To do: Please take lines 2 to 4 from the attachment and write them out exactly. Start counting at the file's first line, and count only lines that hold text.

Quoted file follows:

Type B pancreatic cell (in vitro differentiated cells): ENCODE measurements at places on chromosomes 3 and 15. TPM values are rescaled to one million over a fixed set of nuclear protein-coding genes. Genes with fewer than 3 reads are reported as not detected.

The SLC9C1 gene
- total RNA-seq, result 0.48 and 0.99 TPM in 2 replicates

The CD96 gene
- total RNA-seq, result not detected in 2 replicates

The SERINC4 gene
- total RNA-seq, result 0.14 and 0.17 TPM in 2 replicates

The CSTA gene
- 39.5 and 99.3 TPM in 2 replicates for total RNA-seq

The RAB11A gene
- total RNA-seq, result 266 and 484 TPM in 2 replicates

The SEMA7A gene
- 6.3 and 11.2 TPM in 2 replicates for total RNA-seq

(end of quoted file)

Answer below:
The SLC9C1 gene
- total RNA-seq, result 0.48 and 0.99 TPM in 2 replicates

The CD96 gene